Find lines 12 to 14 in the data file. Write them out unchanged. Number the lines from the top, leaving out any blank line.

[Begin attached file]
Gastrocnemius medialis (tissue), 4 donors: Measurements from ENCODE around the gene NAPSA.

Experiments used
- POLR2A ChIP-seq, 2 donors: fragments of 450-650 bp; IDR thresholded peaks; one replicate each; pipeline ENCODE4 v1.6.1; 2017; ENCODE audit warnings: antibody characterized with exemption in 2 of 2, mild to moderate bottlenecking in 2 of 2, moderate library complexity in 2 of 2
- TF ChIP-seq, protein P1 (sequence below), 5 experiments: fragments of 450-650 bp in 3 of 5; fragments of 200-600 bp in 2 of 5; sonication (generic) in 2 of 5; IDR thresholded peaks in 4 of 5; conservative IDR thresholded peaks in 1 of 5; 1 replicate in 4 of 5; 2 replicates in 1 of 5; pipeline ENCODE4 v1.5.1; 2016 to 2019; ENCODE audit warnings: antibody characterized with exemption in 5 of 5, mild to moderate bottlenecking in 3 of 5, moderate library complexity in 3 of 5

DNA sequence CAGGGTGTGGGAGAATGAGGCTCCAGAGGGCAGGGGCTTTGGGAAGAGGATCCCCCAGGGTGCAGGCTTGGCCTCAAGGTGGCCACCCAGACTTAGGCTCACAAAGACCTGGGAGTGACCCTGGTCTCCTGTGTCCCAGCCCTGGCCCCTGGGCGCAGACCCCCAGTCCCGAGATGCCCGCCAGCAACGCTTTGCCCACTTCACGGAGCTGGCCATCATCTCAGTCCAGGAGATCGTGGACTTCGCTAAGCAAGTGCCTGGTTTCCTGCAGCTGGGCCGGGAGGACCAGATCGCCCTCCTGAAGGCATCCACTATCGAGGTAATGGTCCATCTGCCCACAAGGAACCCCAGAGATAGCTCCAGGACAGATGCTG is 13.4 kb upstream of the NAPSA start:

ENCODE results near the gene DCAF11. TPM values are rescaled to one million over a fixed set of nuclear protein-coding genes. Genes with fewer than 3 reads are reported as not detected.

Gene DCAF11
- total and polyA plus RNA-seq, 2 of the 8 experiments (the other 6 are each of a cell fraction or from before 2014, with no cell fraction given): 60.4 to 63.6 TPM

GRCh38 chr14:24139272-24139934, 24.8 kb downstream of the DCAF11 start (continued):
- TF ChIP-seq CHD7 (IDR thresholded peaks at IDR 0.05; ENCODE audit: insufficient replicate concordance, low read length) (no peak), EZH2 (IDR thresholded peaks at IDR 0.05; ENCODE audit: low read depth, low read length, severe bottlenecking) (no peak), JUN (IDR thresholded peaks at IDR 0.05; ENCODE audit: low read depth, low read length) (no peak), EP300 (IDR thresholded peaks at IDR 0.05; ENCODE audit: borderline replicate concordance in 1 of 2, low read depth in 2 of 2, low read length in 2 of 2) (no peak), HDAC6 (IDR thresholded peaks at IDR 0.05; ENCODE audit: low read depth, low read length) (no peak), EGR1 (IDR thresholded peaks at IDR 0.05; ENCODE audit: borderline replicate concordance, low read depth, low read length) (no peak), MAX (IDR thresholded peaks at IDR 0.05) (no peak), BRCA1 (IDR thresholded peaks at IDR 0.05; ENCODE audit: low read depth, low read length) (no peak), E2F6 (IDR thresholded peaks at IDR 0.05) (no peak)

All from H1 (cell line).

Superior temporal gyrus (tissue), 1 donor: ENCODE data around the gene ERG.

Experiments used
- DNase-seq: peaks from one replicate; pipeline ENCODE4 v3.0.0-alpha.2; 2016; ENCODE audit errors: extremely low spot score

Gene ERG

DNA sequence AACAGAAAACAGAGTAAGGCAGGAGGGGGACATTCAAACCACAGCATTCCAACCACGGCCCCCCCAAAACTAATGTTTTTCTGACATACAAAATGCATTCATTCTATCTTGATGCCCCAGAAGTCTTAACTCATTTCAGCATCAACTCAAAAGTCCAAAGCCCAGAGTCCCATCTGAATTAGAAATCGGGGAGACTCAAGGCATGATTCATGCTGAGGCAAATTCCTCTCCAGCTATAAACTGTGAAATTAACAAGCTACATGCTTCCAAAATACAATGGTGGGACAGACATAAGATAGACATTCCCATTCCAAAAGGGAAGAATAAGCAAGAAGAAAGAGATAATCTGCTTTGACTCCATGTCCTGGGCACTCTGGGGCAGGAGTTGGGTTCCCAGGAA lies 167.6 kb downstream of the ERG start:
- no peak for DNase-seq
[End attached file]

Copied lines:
Superior temporal gyrus (tissue), 1 donor: ENCODE data around the gene ERG.

Experiments used
- DNase-seq: peaks from one replicate; pipeline ENCODE4 v3.0.0-alpha.2; 2016; ENCODE audit errors: extremely low spot score